Pursuant to the mandate of this Court, the trial judge conducted a hearing at which additional testimony was offered by all parties. Thereafter, the trial judge filed his order (1) increasing the support payments for the minor children to $70.00 per week plus 3% collection costs, or a total of $72.10; (2) denying the wife alimony and possession of the home owned by the husband; (3) continuing the custody of the children with the wife but providing the father visitation rights; (4) giving the wife possession of all the furniture and household furnishings in the home of the husband with the exception of one bedroom suite; (5) refusing to require the husband to make any further payment on the dental expenses of the children at the present time; and (6) awarding the wife's attorney the additional fee of $350.00, making a total of $700.00. This appeal followed.

*628 The appellant alleges error on the part of the trial judge in failing to grant more than $70.00 per week for the support of the three minor children.

The rule in this State is well settled that the amount to be awarded for alimony and child support, as well as a determination of whether the wife is entitled to alimony at all, is within the sound discretion of the trial judge. Such will not be disturbed on appeal unless an abuse of discretion is shown. In determining the proper amount for such awards the court should consider not only the needs of the children but also the ability of the father to pay and all other surrounding circumstances. Lowe v. Lowe, 256 S.C. 243, 182 S.E. (2d) 75.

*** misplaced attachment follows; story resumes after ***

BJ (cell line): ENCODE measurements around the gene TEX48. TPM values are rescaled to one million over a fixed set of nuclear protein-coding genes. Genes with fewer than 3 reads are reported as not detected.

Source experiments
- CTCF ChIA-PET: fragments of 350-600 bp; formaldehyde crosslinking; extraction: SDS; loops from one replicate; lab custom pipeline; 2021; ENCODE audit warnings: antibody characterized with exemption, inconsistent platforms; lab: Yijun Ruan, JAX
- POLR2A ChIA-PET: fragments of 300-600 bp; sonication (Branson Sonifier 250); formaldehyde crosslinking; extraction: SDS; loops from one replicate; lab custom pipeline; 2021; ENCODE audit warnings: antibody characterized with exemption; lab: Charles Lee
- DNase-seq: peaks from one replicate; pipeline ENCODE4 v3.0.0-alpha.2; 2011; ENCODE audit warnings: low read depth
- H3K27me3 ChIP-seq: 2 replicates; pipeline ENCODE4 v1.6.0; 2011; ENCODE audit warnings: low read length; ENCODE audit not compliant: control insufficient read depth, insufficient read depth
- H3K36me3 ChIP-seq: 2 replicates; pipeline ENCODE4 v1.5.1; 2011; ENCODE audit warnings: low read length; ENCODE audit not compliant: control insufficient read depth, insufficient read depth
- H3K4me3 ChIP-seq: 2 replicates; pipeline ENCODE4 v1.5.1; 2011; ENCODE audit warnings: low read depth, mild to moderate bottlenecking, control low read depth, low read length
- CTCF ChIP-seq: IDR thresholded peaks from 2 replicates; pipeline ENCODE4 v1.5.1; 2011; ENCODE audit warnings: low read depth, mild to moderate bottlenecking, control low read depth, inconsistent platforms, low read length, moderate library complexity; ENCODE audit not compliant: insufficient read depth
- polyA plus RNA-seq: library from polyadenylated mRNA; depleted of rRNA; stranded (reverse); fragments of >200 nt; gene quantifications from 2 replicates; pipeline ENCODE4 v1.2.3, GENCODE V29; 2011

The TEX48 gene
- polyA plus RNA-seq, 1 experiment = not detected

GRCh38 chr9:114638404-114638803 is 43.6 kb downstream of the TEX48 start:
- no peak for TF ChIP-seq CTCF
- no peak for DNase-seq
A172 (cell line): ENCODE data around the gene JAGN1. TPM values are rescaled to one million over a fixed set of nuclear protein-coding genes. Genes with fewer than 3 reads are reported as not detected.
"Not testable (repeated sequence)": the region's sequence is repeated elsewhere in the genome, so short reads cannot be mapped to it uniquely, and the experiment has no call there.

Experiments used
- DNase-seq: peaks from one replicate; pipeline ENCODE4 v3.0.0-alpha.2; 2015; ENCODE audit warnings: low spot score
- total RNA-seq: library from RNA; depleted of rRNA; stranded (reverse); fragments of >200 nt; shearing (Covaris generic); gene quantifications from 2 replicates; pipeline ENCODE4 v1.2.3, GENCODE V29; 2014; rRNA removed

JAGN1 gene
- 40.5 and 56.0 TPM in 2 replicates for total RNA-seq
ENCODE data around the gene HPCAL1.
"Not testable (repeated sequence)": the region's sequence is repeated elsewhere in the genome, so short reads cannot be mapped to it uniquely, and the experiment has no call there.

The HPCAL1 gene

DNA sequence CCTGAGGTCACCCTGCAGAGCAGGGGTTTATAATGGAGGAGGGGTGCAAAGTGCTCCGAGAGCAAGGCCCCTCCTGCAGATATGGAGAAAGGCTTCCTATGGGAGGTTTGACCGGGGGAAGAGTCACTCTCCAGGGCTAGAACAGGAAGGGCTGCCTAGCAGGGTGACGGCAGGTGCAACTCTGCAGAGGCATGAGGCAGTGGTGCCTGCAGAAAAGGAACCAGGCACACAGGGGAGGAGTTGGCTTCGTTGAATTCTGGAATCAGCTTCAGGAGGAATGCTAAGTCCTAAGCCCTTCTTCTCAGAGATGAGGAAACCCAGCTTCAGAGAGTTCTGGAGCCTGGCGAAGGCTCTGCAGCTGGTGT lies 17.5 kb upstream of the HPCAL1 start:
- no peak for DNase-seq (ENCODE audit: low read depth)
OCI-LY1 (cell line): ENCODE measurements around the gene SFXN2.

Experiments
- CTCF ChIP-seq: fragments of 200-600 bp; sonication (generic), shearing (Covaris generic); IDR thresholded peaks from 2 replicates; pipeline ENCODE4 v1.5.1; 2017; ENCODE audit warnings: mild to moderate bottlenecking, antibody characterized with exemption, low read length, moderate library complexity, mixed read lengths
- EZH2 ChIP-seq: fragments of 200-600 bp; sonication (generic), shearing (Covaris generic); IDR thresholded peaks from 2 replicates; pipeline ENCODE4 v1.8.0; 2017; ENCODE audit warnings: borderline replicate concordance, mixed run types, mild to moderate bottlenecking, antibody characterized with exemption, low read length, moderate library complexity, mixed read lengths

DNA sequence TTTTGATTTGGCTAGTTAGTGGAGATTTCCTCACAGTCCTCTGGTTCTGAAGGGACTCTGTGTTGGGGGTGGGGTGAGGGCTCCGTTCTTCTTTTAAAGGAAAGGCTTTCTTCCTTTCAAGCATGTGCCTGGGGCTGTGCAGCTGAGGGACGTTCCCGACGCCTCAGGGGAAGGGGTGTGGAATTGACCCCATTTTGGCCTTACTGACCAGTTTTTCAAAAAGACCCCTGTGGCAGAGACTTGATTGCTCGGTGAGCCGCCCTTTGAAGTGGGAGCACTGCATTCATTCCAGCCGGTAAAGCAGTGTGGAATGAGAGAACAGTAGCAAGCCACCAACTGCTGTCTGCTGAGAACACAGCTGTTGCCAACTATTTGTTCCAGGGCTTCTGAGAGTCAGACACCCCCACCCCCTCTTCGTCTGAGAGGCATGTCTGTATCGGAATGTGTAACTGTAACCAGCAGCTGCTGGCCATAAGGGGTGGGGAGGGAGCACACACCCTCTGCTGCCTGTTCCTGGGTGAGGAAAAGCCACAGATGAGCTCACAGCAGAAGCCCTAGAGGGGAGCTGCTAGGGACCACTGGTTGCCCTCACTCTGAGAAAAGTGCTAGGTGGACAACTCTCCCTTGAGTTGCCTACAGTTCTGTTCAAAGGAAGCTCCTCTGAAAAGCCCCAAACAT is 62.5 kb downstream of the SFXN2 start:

In Graham v. Graham, 253 S.C. 486, 171 S.E. (2d) 704, we said:

"In arriving at the amount of alimony and child support, the trial judge should take into consideration the needs of the wife and child and the financial ability of the husband and father to meet them, considering his income and assets. It is proper to consider the wife's health, age, general physical condition, and her income and earning capacity. It is also proper to consider the husband's necessities and living expenses in fixing the amount of alimony and child support. The amount of the award for alimony and child support should not be excessive but should be fair and just to all parties concerned. Murdock v. Murdock, 243 S.C. 218, 133 S.E. (2d) 323; Porter v. Porter, 246 S.C. 332, 143 S.E. (2d) 619."